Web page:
Even though we didn’t have to return to school before Labor Day, I reluctantly have to admit that that my friends and I were getting a bit bored after two months of summer vacation. I wouldn’t go so far as to say that we were — heaven forbid — looking forward to the first day of school. However, we did have to get more creative about the way we spent our days.

Rainy days did provide a bit of variety to our usual fair-weather pursuits of competing in street ball (base or foot), playing games such as Mother May I or Blackie, or just running around randomly.

If it was a total washout, we would congregate on one of the guy’s front porches to play cards or board games. (We rotated our games around each family’s front porches to preserve the sanity of our mothers.)

Our card-playing abilities were rather limited, so games involving simple math concepts were popular. In War, all you had to do was know what card number was higher and ranking of other cards when jack, queen, king and ace.

At least those games ended quickly. The host mother must have dreaded those days when a gang of us played Monopoly. Each game must have seemed like an eternity.

When we were a bit older and played Risk, each game did take an eternity.

One memorable game began when we were elementary students and would have probably have continued until we were in high school if the mom had not suddenly remembered that she had forgotten to sweep the porch.

Downpours in the late afternoon or early evening provided a different type of entertainment. Normally, the only time we went toward water voluntarily was to drink it or swim in it. Baths had instilled a fear of it in us.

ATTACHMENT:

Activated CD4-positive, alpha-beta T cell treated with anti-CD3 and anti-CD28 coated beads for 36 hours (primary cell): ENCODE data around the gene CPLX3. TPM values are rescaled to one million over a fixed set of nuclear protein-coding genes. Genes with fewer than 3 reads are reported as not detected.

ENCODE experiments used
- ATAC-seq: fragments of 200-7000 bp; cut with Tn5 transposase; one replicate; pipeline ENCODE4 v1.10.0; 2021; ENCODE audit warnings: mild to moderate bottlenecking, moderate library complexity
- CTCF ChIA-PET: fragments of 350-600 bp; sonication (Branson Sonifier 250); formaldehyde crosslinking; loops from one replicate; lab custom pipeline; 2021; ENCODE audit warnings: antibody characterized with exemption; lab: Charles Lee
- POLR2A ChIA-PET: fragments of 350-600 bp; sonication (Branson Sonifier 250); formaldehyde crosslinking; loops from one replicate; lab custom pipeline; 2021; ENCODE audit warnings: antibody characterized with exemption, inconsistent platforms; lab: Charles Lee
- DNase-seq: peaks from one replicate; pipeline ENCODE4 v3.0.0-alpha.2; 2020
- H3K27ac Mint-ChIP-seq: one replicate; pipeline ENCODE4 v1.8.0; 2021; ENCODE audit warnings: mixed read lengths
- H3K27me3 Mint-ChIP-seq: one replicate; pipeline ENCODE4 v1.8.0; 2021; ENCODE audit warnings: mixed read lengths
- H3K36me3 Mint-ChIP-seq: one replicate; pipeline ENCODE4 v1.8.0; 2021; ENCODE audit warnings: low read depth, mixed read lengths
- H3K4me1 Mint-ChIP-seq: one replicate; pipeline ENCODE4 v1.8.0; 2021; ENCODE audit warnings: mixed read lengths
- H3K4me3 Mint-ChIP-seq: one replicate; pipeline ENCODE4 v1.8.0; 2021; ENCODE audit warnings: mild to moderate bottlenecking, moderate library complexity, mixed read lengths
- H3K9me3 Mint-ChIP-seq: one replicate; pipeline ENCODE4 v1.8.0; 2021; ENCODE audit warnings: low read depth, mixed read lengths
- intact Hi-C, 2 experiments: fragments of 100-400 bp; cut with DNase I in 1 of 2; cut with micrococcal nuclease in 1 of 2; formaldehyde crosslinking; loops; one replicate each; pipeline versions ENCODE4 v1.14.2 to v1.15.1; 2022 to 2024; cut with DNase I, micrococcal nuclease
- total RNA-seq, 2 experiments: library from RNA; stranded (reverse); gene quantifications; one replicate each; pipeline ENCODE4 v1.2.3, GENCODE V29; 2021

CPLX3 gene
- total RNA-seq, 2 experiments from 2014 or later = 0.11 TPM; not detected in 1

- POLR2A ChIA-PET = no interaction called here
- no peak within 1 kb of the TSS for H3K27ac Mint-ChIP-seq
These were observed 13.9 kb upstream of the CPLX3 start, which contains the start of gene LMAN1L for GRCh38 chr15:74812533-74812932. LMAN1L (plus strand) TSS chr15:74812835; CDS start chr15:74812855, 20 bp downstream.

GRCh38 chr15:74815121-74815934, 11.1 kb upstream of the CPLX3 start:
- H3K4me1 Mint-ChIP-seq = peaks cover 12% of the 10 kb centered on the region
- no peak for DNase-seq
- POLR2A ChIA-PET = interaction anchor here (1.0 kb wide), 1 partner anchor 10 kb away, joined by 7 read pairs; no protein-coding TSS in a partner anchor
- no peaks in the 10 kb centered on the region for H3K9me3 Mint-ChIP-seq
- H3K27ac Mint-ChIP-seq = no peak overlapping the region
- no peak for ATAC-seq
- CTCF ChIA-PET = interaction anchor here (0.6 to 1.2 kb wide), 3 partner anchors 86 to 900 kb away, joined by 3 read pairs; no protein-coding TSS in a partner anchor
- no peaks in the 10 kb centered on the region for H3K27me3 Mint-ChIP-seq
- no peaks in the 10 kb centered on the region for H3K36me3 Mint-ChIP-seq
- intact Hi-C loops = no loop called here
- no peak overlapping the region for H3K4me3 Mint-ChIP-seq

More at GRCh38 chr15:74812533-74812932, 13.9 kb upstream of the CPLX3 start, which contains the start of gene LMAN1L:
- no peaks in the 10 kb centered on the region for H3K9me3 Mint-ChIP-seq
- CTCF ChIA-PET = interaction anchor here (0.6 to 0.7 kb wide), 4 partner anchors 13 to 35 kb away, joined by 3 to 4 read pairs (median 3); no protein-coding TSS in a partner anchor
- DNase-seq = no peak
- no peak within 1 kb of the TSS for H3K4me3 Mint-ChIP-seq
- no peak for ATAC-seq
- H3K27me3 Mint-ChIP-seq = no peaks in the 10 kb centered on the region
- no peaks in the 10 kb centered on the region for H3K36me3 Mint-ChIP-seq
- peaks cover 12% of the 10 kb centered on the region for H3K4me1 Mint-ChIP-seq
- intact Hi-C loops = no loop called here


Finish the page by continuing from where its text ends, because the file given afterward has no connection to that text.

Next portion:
However, summer storms were an exception because they turned the gutters of our block into rapidly flowing streams. After a minute or so, the water had swept the between-storm litter from the gutter and into the storm drain at the corner.

That moment gave us enough time to prepare for two activities. The first was to construct little rafts out of the sticks we saved from frozen flavored treats. These rafts would float rapidly down the gutter and join the other debris in the storm drain.

Even more fun was to take off socks and sneakers and go wading in the water — sort of like a somewhat-less-than-sanitary foot whirlpool.

One guy, Poindexter, was a bit more squeamish, so he wore his sneakers into the Gutter River. This probably prevented a major problem because Poindexter was a skinny as he was fussy and he had big feet.

The moment he stepped into the current, he was swept down the gutter and would have gone down between the cast-iron grating and wound up underwater counting those popsicle sticks if his sneakers had not gotten stuck.

When we were a bit older, we could wander farther afield on hikes outside of town. Treeless culm banks were a particular favorite as we raced down the silty coal waste and wound up with feet that looked as though we had been making “cookie wine” by stomping on tubs full of Oreos.

We were used to treeless places. With all the kids we had running around our block, no tree was hardy enough or daring enough to grow. However, there were a few trees around the corner.

For me, though, they were a few trees too many. The other guys had no problem shinnying up the trunk or grabbing onto the lowest branch and swinging themselves up into the tree.

I was too weak to swing and too skinny to shinny. The only ways I would have been able to wind up in a tree would have been to fall off a roof or to sit on a sapling and be very, very patient.

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